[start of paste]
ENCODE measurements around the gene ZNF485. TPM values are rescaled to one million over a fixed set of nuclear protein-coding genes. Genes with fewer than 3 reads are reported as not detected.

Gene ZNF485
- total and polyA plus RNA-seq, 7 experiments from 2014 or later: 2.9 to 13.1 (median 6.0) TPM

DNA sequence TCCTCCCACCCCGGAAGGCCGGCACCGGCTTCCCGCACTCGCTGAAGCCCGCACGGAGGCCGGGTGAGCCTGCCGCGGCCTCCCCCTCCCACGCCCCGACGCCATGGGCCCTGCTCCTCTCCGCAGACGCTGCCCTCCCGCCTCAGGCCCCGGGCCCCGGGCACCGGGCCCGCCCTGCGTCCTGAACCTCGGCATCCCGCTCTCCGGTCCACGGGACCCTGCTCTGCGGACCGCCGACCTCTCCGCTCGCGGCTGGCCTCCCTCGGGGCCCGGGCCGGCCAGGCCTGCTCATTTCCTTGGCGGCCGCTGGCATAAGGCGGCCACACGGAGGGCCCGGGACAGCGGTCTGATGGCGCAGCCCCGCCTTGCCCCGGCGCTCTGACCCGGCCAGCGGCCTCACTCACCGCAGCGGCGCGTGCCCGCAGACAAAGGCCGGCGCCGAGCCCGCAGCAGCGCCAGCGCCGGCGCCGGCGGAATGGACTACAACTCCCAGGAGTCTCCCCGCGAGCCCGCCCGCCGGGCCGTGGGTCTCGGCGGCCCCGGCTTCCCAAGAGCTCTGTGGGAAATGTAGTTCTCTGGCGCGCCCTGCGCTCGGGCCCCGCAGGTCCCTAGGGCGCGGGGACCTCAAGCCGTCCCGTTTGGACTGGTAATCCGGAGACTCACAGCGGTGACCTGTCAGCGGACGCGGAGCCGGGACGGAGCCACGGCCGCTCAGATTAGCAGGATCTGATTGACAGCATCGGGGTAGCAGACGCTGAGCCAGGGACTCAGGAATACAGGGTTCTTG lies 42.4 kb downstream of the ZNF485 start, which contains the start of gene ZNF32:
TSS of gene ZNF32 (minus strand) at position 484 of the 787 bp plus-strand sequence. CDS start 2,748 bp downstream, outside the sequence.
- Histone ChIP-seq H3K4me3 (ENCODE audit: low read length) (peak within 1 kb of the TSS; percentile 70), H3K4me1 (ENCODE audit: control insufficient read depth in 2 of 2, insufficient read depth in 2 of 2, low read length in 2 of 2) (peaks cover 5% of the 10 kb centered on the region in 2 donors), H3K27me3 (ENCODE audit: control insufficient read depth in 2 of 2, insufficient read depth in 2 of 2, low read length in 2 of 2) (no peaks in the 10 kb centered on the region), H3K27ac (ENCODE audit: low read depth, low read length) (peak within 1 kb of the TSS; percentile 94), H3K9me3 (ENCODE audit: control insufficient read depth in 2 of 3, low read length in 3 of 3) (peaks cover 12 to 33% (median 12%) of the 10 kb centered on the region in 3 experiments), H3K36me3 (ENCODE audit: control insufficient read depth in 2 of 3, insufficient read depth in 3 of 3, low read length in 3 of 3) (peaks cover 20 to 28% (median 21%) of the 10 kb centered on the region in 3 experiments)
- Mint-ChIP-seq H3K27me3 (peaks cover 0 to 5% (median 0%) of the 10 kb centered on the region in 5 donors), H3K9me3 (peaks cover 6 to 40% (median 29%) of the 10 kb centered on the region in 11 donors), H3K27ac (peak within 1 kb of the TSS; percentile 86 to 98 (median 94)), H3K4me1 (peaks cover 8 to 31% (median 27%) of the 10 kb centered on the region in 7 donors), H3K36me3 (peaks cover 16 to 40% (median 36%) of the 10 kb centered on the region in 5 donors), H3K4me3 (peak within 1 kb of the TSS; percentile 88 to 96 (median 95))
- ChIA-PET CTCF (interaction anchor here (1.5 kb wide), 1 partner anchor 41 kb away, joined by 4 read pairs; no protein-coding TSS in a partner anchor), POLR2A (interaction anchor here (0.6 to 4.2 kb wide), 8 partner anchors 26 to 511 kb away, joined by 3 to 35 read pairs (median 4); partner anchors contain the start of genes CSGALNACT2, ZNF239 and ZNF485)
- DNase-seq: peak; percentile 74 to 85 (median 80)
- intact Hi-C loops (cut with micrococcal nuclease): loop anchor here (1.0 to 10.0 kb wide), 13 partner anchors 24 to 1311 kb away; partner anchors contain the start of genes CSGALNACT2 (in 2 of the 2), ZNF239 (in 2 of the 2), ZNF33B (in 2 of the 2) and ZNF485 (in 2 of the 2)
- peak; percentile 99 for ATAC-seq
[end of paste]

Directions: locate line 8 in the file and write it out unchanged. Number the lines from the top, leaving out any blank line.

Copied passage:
- ChIA-PET CTCF (interaction anchor here (1.5 kb wide), 1 partner anchor 41 kb away, joined by 4 read pairs; no protein-coding TSS in a partner anchor), POLR2A (interaction anchor here (0.6 to 4.2 kb wide), 8 partner anchors 26 to 511 kb away, joined by 3 to 35 read pairs (median 4); partner anchors contain the start of genes CSGALNACT2, ZNF239 and ZNF485)